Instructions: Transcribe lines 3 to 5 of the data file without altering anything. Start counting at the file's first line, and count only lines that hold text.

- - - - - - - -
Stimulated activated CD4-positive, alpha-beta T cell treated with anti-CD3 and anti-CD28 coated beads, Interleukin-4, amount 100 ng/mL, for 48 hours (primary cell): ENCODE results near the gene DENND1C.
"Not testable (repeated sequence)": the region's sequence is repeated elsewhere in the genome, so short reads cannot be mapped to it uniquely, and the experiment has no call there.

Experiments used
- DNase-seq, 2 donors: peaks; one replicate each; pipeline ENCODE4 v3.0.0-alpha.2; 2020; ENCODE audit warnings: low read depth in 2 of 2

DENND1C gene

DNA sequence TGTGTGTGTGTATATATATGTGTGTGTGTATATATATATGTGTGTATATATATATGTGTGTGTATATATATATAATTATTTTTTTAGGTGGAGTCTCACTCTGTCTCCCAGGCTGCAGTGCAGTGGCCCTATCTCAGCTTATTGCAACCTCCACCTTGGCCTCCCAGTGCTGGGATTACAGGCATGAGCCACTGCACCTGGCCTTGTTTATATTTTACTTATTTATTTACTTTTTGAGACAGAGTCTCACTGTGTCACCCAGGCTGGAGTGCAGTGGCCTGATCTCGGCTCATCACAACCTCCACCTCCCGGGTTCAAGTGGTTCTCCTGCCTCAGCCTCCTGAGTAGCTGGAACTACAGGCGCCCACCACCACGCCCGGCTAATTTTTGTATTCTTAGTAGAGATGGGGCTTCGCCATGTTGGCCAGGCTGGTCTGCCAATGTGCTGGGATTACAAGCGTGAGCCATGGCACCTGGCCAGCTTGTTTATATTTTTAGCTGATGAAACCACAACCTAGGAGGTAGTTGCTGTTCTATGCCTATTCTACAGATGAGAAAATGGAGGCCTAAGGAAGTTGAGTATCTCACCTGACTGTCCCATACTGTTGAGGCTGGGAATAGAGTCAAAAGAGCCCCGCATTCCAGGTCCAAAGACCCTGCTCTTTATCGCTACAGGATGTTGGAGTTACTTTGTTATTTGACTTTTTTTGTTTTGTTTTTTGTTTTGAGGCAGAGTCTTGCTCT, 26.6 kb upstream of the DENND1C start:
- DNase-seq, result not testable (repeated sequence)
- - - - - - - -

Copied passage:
Experiments used
- DNase-seq, 2 donors: peaks; one replicate each; pipeline ENCODE4 v3.0.0-alpha.2; 2020; ENCODE audit warnings: low read depth in 2 of 2

DENND1C gene